Limescale-repellent coating to improve thermal power plant efficiency

A hydrogel-based coating that effectively prevents the adhesion of limescale.

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It’s quite frustrating to deal with limescale buildup in household appliances such as hot water tanks, washing machines, and kettles, especially in areas where the water is hard with high calcium content. Using vinegar or a special descaler helps remove the rock-hard deposits and restore the functionality of these appliances.

This is a nuisance in households, and it’s an expensive problem in thermal power stations. In thermal power stations, which generate electricity, the buildup of limescale is known as fouling. Heat exchangers are particularly prone to limescale buildup, which significantly reduces the efficiency of the systems.

Just one-millimetre thick layer of limescale in the heat exchanger’s pipes reduces the efficiency of electricity production by approximately 1.5%.

A research team from ETH Zurich and the University of California, Berkeley, has developed a special limescale-repellent coating that has microscopically small ridges preventing the adhesion of limescale crystals.

The development of limescale-repellent surfaces has not been widely researched. Therefore, the team, led by former ETH Professor Thomas Schutzius, closely examined the interactions among individual growing limescale crystals, the surrounding water flow, and the surface at the microscopic level to see how the crystals deposit and adhere in dynamic aqueous environments.

Test object polystyrene beads on the grooved surface.
Test object polystyrene beads on the grooved surface. Credit: Julian Schmid / ETH Zurich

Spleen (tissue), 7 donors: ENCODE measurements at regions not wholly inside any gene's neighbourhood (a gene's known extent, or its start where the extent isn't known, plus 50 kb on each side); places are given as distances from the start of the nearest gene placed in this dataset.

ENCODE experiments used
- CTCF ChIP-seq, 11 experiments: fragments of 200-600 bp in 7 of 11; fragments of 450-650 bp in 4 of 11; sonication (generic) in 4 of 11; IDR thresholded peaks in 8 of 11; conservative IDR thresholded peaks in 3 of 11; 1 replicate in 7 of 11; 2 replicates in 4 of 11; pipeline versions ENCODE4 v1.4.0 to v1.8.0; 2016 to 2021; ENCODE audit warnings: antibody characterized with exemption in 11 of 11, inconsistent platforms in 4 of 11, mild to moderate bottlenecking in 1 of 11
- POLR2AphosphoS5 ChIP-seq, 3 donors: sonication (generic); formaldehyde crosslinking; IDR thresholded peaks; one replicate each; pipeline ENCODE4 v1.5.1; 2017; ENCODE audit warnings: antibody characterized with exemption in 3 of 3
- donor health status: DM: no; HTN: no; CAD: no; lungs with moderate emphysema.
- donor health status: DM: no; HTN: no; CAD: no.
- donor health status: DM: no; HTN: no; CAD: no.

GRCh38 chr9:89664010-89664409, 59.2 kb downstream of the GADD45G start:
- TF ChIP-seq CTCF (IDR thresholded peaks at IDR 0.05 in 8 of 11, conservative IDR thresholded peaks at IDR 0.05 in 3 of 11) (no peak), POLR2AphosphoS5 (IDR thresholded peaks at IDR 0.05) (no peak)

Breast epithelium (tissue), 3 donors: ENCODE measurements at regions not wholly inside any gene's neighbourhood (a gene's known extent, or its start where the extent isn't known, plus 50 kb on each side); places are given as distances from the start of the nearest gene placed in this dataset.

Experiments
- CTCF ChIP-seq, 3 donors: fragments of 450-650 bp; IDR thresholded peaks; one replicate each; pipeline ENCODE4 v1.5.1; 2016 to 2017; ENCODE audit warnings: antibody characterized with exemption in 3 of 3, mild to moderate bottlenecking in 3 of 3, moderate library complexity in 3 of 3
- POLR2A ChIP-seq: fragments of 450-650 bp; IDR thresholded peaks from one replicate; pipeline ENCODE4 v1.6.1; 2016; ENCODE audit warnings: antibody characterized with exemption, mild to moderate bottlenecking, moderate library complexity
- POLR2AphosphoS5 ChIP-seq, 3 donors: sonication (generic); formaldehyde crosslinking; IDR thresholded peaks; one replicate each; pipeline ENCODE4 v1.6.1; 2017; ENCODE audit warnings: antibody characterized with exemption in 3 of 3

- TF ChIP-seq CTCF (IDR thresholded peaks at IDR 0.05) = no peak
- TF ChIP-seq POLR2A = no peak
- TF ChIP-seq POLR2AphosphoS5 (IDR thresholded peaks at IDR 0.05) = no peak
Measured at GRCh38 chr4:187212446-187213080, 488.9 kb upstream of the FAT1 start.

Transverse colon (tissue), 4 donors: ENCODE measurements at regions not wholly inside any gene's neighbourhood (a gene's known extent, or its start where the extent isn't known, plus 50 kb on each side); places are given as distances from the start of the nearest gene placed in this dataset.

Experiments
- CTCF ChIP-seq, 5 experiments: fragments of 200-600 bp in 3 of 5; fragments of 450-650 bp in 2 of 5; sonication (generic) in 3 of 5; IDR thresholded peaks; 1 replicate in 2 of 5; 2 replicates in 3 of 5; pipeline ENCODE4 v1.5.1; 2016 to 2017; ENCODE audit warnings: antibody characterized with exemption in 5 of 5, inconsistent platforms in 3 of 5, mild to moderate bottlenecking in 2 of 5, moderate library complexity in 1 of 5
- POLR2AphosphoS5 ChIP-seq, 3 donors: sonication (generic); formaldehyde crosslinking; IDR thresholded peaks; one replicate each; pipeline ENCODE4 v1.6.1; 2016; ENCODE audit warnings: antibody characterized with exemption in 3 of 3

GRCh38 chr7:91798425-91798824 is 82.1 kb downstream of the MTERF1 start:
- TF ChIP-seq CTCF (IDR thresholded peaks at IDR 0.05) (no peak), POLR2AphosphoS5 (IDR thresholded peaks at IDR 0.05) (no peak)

The researchers conducted experiments with different polymer contents and found that lower polymer content and higher water content resulted in less adhesion of calcium carbonate crystals. They created a surface with tiny ridges inspired by the ridges on a shark’s skin. Tests using model particles made of polystyrene demonstrated that the surface ridges needed to be smaller than the particles deposited on them to reduce the adhesive force.

“We varied the material’s surface structure to achieve the greatest efficiency, then carried out the crystal experiments with this optimum structure size,” says Schutzius’ doctoral student Julian Schmid.

The team’s experiments showed the hydrogel coating is highly effective in removing limescale crystals. When water was allowed to flow across the hydrogel-coated surface, which had previously grown limescale crystals with a size of around 10 micrometers, up to 98% of the crystals were removed.

Only a few micrometer-​sized lime crystals on the grooved surface under the electron microscope.
Only a few micrometer-​sized lime crystals on the grooved surface under the electron microscope. Credit: Julian Schmid / ETH Zurich

The researchers behind the new coating solution claim that it is both eco-friendly and more efficient than existing approaches to descaling, some of which use toxic and aggressive chemicals. They also suggest that the hydrogel they’ve developed is biocompatible and environmentally friendly, making it a more sustainable option. Additionally, the technology behind the solution is scalable and can be applied in several ways already used in the industry.

Interestingly, the researchers have opted not to apply for a patent for their development. Instead, they have decided to publish their findings in a scientific journal so that other interested parties can use and further develop the novel coating.

Journal reference:

  1. Schmid J, Armstrong T, Dickhardt FJ, Rameez Iqbal SK, Schutzius TM. Imparting scalephobicity with rational microtexturing of soft materials. Science Advances, 2023. DOI: 10.1126/sciadv.adj032

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